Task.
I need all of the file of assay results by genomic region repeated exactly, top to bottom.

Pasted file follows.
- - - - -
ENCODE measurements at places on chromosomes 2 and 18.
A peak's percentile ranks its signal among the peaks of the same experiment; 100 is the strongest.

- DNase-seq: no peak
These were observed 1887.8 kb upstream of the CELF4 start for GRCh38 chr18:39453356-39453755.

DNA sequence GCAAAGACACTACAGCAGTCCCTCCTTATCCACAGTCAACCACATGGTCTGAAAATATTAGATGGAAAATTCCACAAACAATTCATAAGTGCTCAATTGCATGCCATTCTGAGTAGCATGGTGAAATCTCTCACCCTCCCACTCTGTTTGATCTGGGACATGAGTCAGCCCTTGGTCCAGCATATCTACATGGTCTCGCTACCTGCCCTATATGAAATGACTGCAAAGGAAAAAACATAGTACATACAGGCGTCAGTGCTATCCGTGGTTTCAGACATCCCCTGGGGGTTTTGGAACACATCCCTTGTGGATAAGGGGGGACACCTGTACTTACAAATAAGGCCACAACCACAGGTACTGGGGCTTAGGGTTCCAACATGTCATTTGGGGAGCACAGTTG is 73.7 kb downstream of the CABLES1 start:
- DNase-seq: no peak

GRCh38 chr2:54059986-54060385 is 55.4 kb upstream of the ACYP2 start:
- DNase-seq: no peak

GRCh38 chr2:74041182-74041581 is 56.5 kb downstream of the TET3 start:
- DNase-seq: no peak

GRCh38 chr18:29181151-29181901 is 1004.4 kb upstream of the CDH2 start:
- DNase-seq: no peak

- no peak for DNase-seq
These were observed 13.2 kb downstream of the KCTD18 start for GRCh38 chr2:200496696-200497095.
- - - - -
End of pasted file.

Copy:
ENCODE measurements at places on chromosomes 2 and 18.
A peak's percentile ranks its signal among the peaks of the same experiment; 100 is the strongest.

- DNase-seq: no peak
These were observed 1887.8 kb upstream of the CELF4 start for GRCh38 chr18:39453356-39453755.

DNA sequence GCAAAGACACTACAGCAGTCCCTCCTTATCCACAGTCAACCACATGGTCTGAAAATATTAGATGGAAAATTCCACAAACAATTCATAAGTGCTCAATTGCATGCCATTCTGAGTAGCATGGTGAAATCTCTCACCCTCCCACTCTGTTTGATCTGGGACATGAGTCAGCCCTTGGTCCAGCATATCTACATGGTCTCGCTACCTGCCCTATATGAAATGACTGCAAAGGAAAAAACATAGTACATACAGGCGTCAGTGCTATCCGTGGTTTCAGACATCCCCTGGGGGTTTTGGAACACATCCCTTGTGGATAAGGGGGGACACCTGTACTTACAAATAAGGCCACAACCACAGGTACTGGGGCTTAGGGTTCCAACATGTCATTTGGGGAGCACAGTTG is 73.7 kb downstream of the CABLES1 start:
- DNase-seq: no peak

GRCh38 chr2:54059986-54060385 is 55.4 kb upstream of the ACYP2 start:
- DNase-seq: no peak

GRCh38 chr2:74041182-74041581 is 56.5 kb downstream of the TET3 start:
- DNase-seq: no peak

GRCh38 chr18:29181151-29181901 is 1004.4 kb upstream of the CDH2 start:
- DNase-seq: no peak

- no peak for DNase-seq
These were observed 13.2 kb downstream of the KCTD18 start for GRCh38 chr2:200496696-200497095.